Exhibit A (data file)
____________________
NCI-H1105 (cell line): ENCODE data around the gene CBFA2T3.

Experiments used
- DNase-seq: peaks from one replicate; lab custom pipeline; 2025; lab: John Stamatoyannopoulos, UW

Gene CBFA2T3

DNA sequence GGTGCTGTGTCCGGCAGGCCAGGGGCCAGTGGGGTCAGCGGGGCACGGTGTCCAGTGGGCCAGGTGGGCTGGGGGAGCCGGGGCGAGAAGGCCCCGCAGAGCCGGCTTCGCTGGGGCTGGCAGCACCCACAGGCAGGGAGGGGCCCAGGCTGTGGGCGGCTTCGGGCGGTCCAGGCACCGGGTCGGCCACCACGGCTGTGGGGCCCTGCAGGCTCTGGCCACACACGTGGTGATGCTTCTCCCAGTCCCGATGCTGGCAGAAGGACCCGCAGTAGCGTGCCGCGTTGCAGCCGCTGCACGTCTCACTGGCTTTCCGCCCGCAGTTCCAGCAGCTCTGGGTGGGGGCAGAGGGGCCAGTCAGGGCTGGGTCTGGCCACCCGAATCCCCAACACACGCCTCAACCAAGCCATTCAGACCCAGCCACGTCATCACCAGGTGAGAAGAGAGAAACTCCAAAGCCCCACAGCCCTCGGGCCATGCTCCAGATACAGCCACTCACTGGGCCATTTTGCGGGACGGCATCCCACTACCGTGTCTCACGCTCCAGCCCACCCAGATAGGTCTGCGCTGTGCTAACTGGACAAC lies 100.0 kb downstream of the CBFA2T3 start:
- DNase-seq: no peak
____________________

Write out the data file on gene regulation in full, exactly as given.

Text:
NCI-H1105 (cell line): ENCODE data around the gene CBFA2T3.

Experiments used
- DNase-seq: peaks from one replicate; lab custom pipeline; 2025; lab: John Stamatoyannopoulos, UW

Gene CBFA2T3

DNA sequence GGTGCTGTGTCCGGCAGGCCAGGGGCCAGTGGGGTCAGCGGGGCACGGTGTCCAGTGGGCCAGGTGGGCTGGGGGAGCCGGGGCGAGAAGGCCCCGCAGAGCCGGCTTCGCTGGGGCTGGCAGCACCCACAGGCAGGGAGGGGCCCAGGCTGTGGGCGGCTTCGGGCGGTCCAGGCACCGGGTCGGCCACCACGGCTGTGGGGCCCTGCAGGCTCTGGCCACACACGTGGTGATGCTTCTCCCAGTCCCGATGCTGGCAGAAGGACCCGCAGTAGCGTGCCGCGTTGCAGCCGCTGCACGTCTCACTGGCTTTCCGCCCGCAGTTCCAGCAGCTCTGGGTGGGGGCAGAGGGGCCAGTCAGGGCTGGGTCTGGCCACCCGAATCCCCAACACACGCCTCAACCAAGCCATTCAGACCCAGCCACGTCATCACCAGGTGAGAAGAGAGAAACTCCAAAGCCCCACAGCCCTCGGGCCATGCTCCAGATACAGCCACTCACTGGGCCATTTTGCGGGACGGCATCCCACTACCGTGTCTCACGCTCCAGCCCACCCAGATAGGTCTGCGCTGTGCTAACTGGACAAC lies 100.0 kb downstream of the CBFA2T3 start:
- DNase-seq: no peak